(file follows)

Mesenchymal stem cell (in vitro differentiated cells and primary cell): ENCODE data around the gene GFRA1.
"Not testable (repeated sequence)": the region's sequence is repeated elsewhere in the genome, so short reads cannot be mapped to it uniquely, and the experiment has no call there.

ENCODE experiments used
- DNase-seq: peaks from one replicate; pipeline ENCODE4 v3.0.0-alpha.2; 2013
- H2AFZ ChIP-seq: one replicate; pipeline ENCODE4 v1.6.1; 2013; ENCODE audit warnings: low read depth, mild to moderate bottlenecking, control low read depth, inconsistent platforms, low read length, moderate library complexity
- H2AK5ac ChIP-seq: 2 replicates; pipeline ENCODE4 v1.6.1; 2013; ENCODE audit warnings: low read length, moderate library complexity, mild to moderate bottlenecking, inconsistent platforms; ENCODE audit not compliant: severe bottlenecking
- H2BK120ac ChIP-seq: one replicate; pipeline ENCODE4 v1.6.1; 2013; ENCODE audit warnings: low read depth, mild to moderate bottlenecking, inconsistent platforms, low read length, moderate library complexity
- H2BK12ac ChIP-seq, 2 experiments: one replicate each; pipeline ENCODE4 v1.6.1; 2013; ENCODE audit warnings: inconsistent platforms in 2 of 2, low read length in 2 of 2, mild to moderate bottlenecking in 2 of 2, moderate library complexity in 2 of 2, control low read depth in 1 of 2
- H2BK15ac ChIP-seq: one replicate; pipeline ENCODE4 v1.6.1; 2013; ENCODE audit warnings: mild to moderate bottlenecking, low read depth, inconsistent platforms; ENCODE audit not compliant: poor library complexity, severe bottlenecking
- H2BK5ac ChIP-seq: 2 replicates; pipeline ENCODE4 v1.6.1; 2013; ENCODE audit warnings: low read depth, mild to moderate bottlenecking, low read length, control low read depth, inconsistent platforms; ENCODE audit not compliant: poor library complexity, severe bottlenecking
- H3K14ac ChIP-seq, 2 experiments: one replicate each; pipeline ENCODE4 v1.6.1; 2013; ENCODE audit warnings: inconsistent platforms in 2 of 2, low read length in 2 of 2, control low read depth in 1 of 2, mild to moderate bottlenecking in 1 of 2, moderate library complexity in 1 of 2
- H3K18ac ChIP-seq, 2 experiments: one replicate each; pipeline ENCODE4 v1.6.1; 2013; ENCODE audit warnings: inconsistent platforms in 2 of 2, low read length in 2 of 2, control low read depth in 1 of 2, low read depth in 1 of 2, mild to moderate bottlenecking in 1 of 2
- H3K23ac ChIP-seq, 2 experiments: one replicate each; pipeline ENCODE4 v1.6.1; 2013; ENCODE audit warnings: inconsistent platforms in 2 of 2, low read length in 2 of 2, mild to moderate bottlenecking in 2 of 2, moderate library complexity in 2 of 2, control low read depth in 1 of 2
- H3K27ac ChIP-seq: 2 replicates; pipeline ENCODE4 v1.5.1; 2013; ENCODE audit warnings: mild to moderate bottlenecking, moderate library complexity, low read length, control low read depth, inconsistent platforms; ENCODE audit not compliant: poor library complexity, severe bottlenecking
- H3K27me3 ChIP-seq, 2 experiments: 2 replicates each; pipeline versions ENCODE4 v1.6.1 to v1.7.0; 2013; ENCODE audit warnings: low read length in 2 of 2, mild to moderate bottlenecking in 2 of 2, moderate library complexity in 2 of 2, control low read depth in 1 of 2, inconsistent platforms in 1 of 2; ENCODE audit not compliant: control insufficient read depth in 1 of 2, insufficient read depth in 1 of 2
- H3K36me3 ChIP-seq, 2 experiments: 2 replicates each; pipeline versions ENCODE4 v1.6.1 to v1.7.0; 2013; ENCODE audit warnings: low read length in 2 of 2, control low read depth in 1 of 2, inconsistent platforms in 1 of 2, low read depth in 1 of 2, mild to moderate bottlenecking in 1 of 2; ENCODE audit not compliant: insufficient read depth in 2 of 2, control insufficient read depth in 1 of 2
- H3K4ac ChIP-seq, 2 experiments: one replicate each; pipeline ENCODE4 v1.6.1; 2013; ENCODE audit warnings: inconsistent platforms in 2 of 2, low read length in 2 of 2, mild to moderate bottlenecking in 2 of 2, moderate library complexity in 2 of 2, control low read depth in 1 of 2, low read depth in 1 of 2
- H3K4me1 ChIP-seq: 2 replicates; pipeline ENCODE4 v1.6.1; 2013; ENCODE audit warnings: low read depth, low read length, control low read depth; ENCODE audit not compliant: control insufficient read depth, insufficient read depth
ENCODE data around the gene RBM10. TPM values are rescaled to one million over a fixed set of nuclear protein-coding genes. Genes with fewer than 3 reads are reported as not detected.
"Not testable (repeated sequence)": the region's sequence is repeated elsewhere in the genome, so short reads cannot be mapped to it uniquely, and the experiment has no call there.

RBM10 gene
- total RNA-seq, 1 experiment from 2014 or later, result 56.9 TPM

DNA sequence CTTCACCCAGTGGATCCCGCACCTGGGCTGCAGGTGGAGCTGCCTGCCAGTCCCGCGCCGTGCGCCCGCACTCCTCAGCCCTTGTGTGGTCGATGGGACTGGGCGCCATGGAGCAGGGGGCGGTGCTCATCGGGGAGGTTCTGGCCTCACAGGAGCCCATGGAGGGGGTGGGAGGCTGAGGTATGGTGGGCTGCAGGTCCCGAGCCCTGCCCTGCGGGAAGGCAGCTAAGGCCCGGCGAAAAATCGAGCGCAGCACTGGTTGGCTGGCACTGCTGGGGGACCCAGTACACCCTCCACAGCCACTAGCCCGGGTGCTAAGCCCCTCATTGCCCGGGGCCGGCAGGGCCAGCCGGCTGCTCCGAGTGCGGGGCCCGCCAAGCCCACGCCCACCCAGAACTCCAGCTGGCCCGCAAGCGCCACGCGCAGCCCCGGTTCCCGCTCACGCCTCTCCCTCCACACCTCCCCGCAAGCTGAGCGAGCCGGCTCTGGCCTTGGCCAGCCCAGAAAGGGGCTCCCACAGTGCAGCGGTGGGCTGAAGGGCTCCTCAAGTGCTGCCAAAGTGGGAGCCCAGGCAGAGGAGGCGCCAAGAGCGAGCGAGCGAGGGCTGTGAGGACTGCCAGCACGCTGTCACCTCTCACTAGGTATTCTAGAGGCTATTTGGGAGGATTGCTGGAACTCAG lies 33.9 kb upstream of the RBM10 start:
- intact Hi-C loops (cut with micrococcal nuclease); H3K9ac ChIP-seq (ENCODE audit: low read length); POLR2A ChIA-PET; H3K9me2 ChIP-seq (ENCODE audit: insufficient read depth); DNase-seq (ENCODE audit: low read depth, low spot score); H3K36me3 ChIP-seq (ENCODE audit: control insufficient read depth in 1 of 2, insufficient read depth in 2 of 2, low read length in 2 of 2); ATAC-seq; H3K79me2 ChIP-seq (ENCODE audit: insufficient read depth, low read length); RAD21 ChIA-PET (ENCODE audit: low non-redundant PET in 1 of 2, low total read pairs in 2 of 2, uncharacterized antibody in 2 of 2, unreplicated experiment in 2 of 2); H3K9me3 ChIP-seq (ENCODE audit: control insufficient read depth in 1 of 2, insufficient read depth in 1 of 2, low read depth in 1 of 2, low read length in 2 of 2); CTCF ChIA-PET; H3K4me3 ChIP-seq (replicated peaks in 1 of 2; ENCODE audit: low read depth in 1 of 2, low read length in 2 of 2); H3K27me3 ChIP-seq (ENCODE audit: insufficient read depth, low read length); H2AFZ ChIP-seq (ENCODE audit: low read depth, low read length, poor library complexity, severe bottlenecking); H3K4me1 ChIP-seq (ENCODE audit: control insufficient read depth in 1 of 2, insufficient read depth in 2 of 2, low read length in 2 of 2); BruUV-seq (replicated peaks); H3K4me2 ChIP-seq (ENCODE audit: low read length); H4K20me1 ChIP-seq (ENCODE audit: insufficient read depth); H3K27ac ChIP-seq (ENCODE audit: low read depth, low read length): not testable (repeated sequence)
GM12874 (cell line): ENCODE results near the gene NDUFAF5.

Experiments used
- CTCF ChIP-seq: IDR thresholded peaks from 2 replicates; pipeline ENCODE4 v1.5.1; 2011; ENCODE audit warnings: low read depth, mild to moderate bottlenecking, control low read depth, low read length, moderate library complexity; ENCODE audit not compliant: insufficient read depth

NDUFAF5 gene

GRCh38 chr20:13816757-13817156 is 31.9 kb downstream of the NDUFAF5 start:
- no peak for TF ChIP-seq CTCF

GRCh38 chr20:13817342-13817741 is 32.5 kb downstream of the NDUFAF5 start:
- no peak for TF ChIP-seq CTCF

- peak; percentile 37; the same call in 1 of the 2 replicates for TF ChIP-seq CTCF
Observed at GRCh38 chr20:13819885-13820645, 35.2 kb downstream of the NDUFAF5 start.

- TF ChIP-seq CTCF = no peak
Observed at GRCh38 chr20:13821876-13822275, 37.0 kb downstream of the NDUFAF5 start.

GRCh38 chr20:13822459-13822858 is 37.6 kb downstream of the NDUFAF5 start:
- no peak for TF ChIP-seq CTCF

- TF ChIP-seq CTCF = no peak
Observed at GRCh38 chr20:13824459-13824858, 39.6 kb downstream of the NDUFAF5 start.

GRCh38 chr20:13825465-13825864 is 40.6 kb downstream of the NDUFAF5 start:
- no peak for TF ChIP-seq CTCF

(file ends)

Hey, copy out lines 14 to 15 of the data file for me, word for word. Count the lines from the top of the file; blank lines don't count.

- H3K27ac ChIP-seq: 2 replicates; pipeline ENCODE4 v1.5.1; 2013; ENCODE audit warnings: mild to moderate bottlenecking, moderate library complexity, low read length, control low read depth, inconsistent platforms; ENCODE audit not compliant: poor library complexity, severe bottlenecking
- H3K27me3 ChIP-seq, 2 experiments: 2 replicates each; pipeline versions ENCODE4 v1.6.1 to v1.7.0; 2013; ENCODE audit warnings: low read length in 2 of 2, mild to moderate bottlenecking in 2 of 2, moderate library complexity in 2 of 2, control low read depth in 1 of 2, inconsistent platforms in 1 of 2; ENCODE audit not compliant: control insufficient read depth in 1 of 2, insufficient read depth in 1 of 2